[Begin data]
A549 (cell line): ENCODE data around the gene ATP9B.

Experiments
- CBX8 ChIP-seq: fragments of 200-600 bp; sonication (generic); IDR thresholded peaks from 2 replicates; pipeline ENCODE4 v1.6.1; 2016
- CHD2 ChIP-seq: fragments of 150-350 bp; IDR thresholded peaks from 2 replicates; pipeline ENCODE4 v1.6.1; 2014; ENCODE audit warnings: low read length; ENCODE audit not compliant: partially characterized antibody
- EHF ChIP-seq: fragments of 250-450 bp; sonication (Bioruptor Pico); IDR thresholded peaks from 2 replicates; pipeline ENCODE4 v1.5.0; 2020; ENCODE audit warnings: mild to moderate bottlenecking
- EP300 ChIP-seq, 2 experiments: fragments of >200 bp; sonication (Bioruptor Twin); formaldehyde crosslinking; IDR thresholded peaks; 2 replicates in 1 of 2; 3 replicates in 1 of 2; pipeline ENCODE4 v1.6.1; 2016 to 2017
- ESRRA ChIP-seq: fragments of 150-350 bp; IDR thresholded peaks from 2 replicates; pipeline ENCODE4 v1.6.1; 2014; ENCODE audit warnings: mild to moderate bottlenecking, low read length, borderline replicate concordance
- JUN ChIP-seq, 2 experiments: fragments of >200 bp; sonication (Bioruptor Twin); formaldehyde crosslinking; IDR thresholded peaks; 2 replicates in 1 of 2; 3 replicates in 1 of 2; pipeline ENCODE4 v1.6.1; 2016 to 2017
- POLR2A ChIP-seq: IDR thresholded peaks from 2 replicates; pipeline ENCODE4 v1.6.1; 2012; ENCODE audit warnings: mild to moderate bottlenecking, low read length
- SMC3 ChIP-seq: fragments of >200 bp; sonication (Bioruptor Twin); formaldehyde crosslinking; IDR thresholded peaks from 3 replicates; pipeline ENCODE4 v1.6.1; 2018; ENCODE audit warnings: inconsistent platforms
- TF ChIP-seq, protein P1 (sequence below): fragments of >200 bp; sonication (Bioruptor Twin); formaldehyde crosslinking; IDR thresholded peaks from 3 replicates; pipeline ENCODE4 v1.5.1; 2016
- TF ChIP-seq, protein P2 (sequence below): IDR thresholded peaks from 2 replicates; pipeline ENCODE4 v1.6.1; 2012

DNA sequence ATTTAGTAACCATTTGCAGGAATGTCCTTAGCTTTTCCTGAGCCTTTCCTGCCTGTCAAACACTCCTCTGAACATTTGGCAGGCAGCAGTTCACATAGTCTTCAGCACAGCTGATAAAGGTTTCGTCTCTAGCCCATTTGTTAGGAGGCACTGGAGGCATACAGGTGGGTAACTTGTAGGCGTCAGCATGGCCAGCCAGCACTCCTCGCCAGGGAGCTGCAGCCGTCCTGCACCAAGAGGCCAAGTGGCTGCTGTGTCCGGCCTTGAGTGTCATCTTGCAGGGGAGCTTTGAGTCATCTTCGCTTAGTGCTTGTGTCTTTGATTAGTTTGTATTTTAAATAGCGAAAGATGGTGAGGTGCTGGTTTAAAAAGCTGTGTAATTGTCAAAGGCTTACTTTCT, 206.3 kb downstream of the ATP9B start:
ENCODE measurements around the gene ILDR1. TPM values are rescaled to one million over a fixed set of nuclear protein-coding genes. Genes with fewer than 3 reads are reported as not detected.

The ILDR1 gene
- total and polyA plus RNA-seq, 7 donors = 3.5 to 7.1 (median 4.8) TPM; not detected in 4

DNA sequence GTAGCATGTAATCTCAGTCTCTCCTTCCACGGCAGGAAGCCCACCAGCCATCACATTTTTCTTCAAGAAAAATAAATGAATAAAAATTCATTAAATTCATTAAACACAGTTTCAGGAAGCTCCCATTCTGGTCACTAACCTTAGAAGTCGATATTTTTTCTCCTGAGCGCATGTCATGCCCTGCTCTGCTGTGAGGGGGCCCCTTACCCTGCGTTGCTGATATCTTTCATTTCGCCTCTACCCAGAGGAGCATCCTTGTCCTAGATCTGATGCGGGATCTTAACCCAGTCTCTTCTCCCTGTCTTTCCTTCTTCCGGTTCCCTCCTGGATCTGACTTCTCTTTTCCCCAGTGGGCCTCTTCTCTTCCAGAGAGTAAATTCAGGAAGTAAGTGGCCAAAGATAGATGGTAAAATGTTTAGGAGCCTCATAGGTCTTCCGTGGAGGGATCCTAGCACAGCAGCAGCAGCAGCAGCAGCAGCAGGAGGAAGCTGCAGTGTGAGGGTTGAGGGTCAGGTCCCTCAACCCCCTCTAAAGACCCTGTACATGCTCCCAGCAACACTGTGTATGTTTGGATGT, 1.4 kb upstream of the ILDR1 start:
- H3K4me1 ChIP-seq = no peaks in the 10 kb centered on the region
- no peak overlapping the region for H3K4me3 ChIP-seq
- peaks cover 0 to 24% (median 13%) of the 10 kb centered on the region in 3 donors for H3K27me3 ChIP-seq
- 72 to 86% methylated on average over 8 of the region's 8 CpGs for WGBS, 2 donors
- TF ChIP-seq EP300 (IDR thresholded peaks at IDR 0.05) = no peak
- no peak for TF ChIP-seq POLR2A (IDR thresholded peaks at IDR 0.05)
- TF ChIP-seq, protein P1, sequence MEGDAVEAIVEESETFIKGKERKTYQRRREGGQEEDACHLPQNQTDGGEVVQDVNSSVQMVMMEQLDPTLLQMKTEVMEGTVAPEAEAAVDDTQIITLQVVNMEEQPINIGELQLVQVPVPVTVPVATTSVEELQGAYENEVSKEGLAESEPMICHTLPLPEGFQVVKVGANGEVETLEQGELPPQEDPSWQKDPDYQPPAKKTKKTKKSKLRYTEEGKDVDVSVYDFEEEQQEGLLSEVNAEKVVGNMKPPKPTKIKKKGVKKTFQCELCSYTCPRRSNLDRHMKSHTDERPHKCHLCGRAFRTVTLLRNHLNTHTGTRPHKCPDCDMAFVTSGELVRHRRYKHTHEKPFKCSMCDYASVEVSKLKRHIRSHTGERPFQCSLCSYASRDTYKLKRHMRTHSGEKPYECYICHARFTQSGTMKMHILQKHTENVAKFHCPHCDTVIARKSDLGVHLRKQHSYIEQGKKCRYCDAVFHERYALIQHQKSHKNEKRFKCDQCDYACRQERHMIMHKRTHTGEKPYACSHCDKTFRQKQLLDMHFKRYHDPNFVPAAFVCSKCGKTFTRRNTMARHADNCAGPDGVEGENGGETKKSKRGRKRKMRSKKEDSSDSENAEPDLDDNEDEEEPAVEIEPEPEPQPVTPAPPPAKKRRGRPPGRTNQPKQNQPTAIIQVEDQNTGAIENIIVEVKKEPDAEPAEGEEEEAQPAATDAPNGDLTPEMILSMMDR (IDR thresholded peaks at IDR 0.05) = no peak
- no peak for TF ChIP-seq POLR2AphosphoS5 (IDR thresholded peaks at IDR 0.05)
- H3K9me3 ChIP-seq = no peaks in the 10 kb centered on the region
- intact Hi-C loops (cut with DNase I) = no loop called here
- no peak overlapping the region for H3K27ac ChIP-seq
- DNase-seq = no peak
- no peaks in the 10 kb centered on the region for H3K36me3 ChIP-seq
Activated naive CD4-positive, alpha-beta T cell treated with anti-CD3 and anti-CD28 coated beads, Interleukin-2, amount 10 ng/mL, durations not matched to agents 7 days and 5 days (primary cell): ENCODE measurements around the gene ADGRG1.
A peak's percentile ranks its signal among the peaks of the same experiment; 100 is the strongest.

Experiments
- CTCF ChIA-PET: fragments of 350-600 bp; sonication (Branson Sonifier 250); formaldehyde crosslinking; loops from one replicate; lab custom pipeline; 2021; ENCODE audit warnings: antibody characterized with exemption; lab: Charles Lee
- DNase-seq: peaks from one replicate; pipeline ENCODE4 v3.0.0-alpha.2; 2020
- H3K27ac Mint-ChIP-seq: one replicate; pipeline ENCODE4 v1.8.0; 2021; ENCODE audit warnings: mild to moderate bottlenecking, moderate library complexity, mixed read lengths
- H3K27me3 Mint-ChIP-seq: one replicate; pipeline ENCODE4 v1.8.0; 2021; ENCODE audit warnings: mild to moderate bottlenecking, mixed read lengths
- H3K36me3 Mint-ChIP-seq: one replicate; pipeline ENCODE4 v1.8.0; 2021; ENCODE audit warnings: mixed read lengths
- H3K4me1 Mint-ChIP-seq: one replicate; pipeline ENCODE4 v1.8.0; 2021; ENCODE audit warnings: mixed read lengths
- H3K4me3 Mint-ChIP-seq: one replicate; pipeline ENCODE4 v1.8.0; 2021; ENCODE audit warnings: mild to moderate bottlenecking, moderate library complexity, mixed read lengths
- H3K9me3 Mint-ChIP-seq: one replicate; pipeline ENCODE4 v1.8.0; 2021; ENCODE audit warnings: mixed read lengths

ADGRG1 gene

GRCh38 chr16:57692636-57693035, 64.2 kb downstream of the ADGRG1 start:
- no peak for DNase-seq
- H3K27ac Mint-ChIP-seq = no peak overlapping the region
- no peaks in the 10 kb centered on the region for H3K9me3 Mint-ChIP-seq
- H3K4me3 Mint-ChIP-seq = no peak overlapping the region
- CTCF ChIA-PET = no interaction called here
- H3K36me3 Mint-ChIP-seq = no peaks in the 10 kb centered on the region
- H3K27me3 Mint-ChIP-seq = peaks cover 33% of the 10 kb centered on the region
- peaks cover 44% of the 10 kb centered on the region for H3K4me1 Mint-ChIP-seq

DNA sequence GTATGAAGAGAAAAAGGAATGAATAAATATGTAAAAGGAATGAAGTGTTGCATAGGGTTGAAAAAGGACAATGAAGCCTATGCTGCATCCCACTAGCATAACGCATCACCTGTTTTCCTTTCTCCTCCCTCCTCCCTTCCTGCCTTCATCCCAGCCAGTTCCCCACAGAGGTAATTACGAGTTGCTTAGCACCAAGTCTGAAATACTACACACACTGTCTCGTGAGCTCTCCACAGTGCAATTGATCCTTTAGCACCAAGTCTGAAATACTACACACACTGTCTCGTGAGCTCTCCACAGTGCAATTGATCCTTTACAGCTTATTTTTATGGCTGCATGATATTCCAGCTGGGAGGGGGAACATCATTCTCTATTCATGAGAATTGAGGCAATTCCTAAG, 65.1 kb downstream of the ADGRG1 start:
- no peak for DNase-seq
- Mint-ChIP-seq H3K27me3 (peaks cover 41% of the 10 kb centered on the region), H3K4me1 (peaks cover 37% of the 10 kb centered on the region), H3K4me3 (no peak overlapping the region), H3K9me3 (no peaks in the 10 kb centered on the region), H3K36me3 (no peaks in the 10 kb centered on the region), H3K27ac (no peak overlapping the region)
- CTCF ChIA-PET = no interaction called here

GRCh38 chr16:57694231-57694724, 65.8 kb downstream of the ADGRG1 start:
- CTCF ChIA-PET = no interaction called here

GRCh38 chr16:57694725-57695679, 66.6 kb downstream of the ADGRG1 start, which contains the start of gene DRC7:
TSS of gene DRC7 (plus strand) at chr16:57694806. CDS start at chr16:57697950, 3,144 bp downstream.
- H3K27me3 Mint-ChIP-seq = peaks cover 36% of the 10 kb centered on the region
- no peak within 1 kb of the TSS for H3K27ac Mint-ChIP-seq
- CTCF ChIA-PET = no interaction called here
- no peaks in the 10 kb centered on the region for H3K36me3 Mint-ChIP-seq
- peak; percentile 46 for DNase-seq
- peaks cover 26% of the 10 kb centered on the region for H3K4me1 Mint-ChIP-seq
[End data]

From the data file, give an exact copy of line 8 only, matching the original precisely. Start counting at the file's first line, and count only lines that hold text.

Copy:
- JUN ChIP-seq, 2 experiments: fragments of >200 bp; sonication (Bioruptor Twin); formaldehyde crosslinking; IDR thresholded peaks; 2 replicates in 1 of 2; 3 replicates in 1 of 2; pipeline ENCODE4 v1.6.1; 2016 to 2017